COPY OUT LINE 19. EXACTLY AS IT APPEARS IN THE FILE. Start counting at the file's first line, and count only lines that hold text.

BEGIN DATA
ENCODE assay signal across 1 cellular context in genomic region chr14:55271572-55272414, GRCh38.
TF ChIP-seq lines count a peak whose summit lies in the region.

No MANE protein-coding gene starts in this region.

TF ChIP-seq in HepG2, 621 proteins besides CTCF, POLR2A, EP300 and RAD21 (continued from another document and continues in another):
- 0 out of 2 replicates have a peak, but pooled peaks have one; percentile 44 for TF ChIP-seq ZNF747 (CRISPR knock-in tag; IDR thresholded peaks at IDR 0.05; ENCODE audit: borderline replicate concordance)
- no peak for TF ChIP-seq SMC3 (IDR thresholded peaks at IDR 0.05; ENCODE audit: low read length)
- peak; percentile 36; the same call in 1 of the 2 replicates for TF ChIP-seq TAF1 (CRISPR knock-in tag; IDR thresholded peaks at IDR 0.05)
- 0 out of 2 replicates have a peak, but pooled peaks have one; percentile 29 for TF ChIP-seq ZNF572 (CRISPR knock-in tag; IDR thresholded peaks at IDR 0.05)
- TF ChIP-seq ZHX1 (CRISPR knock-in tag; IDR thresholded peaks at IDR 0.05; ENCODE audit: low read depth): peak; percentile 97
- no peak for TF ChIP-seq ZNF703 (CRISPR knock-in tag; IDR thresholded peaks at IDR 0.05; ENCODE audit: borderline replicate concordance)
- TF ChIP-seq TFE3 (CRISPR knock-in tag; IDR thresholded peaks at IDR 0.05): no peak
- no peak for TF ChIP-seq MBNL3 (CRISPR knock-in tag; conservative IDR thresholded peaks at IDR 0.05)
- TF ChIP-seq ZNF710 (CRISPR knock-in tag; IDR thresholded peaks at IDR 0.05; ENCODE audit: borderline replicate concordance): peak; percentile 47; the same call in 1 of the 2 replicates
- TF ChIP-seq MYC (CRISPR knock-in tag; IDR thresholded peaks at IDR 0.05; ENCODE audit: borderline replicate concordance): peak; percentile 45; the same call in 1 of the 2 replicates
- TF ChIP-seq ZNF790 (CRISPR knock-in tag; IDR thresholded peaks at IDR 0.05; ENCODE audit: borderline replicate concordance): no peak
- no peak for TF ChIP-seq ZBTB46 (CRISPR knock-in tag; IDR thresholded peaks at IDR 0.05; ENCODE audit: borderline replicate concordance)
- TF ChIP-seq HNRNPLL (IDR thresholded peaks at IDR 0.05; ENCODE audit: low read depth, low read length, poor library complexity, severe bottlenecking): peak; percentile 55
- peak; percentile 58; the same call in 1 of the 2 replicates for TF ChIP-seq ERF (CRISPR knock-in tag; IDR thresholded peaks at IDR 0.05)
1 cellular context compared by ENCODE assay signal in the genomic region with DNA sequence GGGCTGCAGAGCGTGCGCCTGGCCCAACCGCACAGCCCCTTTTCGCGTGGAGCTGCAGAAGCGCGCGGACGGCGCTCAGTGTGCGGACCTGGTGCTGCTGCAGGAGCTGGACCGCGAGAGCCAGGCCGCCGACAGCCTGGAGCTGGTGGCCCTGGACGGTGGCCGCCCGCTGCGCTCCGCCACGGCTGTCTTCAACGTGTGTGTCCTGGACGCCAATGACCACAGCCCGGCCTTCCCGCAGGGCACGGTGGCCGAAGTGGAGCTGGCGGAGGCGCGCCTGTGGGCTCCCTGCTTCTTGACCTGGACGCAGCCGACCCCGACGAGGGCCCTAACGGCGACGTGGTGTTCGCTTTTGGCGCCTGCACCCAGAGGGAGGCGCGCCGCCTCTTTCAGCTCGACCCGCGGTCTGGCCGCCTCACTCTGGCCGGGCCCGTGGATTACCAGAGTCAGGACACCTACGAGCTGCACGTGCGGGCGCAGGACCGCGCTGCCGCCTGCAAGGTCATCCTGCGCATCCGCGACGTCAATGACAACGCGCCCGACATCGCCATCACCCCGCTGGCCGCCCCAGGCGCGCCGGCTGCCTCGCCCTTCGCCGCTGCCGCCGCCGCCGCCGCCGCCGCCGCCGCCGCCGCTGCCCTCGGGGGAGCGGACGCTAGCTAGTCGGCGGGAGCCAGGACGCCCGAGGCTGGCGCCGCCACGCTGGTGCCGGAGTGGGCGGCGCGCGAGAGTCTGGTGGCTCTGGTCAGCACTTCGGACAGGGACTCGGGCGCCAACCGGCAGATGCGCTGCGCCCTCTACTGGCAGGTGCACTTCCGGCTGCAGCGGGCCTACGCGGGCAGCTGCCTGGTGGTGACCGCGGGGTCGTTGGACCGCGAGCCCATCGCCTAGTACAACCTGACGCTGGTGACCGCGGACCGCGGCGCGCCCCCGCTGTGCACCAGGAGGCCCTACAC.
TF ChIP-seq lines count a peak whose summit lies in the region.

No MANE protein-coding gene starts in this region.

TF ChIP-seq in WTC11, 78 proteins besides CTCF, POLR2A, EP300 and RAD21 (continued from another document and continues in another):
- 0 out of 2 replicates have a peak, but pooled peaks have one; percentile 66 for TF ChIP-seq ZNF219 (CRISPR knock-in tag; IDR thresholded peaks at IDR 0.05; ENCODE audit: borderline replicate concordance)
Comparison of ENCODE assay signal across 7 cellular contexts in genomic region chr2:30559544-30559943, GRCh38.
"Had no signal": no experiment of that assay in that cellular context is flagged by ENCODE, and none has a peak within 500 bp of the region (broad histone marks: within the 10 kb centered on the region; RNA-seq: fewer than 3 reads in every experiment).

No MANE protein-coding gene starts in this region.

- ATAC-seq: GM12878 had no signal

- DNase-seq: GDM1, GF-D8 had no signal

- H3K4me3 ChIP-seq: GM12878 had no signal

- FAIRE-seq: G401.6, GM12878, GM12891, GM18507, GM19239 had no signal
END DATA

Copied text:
1 cellular context compared by ENCODE assay signal in the genomic region with DNA sequence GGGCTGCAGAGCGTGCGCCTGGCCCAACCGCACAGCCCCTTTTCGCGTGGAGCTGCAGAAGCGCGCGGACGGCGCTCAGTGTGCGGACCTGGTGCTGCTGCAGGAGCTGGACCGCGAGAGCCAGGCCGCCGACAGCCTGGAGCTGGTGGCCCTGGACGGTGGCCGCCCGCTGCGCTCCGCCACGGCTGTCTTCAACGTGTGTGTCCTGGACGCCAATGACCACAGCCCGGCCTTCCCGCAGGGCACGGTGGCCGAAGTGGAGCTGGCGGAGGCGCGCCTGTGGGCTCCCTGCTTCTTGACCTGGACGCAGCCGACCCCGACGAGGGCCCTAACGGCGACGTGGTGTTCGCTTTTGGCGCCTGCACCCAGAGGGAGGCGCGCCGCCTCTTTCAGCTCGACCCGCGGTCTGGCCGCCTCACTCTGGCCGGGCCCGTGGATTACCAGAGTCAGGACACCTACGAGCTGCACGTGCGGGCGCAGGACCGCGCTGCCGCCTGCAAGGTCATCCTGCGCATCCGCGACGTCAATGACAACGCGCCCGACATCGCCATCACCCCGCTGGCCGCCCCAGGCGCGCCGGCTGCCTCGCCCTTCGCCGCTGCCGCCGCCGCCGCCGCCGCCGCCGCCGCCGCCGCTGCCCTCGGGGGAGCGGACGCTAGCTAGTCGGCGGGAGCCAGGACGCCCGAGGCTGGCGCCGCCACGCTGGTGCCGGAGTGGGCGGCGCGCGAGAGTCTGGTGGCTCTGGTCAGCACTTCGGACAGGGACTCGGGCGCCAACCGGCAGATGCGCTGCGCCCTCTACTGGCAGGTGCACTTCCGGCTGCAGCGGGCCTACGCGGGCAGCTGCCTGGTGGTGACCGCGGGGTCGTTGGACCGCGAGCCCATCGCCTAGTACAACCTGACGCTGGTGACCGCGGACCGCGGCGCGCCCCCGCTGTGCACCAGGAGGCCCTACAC.